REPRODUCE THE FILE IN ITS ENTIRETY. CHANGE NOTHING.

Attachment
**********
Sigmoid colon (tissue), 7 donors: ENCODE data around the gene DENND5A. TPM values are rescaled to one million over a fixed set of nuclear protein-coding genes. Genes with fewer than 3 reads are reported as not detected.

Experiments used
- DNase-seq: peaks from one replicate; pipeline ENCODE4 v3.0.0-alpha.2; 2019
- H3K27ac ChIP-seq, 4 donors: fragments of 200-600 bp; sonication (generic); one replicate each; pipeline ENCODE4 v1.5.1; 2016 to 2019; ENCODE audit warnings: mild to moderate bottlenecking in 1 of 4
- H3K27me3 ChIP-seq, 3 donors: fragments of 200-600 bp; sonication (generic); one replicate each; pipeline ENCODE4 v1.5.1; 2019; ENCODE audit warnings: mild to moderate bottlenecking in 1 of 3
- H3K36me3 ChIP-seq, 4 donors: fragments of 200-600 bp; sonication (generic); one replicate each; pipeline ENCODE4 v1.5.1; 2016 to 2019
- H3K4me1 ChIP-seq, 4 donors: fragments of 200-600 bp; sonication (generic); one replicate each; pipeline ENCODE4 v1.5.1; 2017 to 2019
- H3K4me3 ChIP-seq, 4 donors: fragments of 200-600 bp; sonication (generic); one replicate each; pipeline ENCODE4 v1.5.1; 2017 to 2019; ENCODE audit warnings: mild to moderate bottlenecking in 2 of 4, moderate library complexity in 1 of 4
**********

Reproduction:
Sigmoid colon (tissue), 7 donors: ENCODE data around the gene DENND5A. TPM values are rescaled to one million over a fixed set of nuclear protein-coding genes. Genes with fewer than 3 reads are reported as not detected.

Experiments used
- DNase-seq: peaks from one replicate; pipeline ENCODE4 v3.0.0-alpha.2; 2019
- H3K27ac ChIP-seq, 4 donors: fragments of 200-600 bp; sonication (generic); one replicate each; pipeline ENCODE4 v1.5.1; 2016 to 2019; ENCODE audit warnings: mild to moderate bottlenecking in 1 of 4
- H3K27me3 ChIP-seq, 3 donors: fragments of 200-600 bp; sonication (generic); one replicate each; pipeline ENCODE4 v1.5.1; 2019; ENCODE audit warnings: mild to moderate bottlenecking in 1 of 3
- H3K36me3 ChIP-seq, 4 donors: fragments of 200-600 bp; sonication (generic); one replicate each; pipeline ENCODE4 v1.5.1; 2016 to 2019
- H3K4me1 ChIP-seq, 4 donors: fragments of 200-600 bp; sonication (generic); one replicate each; pipeline ENCODE4 v1.5.1; 2017 to 2019
- H3K4me3 ChIP-seq, 4 donors: fragments of 200-600 bp; sonication (generic); one replicate each; pipeline ENCODE4 v1.5.1; 2017 to 2019; ENCODE audit warnings: mild to moderate bottlenecking in 2 of 4, moderate library complexity in 1 of 4